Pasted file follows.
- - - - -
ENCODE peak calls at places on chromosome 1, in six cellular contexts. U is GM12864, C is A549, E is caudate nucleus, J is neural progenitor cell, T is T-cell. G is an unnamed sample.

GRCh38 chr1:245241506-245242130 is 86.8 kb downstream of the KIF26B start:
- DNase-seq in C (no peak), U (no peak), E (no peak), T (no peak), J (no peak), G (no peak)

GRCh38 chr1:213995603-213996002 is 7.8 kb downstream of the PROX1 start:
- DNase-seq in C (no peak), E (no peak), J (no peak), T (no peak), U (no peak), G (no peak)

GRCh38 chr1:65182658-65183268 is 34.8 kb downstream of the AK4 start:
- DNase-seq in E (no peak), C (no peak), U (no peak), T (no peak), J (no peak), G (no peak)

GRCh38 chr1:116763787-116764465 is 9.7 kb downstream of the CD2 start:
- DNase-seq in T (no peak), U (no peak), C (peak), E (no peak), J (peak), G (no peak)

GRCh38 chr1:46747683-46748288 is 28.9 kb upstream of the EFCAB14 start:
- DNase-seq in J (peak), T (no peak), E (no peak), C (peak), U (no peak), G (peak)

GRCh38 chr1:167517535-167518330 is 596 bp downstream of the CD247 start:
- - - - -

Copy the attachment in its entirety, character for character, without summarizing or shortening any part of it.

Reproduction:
ENCODE peak calls at places on chromosome 1, in six cellular contexts. U is GM12864, C is A549, E is caudate nucleus, J is neural progenitor cell, T is T-cell. G is an unnamed sample.

GRCh38 chr1:245241506-245242130 is 86.8 kb downstream of the KIF26B start:
- DNase-seq in C (no peak), U (no peak), E (no peak), T (no peak), J (no peak), G (no peak)

GRCh38 chr1:213995603-213996002 is 7.8 kb downstream of the PROX1 start:
- DNase-seq in C (no peak), E (no peak), J (no peak), T (no peak), U (no peak), G (no peak)

GRCh38 chr1:65182658-65183268 is 34.8 kb downstream of the AK4 start:
- DNase-seq in E (no peak), C (no peak), U (no peak), T (no peak), J (no peak), G (no peak)

GRCh38 chr1:116763787-116764465 is 9.7 kb downstream of the CD2 start:
- DNase-seq in T (no peak), U (no peak), C (peak), E (no peak), J (peak), G (no peak)

GRCh38 chr1:46747683-46748288 is 28.9 kb upstream of the EFCAB14 start:
- DNase-seq in J (peak), T (no peak), E (no peak), C (peak), U (no peak), G (peak)

GRCh38 chr1:167517535-167518330 is 596 bp downstream of the CD247 start: